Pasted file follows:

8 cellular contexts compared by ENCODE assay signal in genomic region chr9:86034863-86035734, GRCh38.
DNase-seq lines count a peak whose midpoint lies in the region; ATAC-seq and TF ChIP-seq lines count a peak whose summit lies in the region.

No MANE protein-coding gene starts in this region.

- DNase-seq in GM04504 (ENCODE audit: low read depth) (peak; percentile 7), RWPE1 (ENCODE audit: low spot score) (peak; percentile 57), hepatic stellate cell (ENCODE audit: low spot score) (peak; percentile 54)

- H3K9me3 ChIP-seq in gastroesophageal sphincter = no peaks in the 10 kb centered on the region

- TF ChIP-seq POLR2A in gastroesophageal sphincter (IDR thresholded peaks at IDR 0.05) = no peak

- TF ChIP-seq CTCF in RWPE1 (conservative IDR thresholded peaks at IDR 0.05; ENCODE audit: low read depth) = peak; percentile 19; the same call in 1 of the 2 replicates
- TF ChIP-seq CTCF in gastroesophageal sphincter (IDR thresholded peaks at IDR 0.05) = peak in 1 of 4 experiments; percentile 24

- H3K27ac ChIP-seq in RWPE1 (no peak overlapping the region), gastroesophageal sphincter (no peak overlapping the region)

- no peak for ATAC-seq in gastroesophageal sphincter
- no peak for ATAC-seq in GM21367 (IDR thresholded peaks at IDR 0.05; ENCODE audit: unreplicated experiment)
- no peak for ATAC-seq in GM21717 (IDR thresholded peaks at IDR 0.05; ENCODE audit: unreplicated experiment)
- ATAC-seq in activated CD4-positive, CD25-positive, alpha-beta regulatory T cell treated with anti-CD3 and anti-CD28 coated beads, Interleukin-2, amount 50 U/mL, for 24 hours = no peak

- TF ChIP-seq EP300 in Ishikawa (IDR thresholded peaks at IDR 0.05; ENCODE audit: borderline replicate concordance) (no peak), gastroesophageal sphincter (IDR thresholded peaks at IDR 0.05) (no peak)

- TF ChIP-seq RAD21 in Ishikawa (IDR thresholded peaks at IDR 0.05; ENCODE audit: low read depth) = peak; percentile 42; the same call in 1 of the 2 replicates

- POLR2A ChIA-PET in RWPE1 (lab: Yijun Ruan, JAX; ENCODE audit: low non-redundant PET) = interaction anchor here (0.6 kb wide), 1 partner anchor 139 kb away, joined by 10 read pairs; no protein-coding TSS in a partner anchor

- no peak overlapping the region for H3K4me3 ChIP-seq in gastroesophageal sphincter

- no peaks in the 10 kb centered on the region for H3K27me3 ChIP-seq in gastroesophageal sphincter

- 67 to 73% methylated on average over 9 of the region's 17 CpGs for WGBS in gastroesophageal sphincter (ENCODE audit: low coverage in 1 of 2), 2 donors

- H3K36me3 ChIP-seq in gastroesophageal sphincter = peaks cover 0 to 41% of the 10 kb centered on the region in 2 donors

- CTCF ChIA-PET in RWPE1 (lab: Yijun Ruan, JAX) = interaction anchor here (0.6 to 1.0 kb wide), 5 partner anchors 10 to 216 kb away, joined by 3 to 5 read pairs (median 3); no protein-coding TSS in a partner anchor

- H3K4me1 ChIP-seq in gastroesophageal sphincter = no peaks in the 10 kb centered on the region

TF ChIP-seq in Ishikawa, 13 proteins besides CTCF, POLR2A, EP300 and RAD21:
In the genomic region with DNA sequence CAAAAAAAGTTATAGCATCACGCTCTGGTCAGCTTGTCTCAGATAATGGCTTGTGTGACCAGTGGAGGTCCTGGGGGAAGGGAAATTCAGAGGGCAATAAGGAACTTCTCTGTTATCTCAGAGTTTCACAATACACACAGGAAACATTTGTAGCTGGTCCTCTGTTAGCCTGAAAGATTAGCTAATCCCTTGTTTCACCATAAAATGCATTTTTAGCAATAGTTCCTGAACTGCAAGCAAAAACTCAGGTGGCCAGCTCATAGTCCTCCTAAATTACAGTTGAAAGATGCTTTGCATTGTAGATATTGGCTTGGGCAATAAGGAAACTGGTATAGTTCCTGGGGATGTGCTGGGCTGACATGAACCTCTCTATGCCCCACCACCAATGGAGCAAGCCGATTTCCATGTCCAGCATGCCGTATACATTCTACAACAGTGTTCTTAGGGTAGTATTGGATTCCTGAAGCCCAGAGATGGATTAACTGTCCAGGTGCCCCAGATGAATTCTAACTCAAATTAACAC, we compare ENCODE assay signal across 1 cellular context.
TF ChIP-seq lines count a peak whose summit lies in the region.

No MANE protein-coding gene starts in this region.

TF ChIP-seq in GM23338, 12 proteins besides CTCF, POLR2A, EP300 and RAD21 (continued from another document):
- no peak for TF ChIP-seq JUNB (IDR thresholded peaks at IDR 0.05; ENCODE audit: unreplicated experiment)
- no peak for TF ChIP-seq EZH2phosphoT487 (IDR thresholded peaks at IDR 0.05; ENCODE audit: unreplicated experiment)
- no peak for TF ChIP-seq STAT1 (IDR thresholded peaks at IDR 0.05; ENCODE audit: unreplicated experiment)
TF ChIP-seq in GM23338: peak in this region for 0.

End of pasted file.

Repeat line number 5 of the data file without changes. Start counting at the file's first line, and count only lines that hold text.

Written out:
- H3K9me3 ChIP-seq in gastroesophageal sphincter = no peaks in the 10 kb centered on the region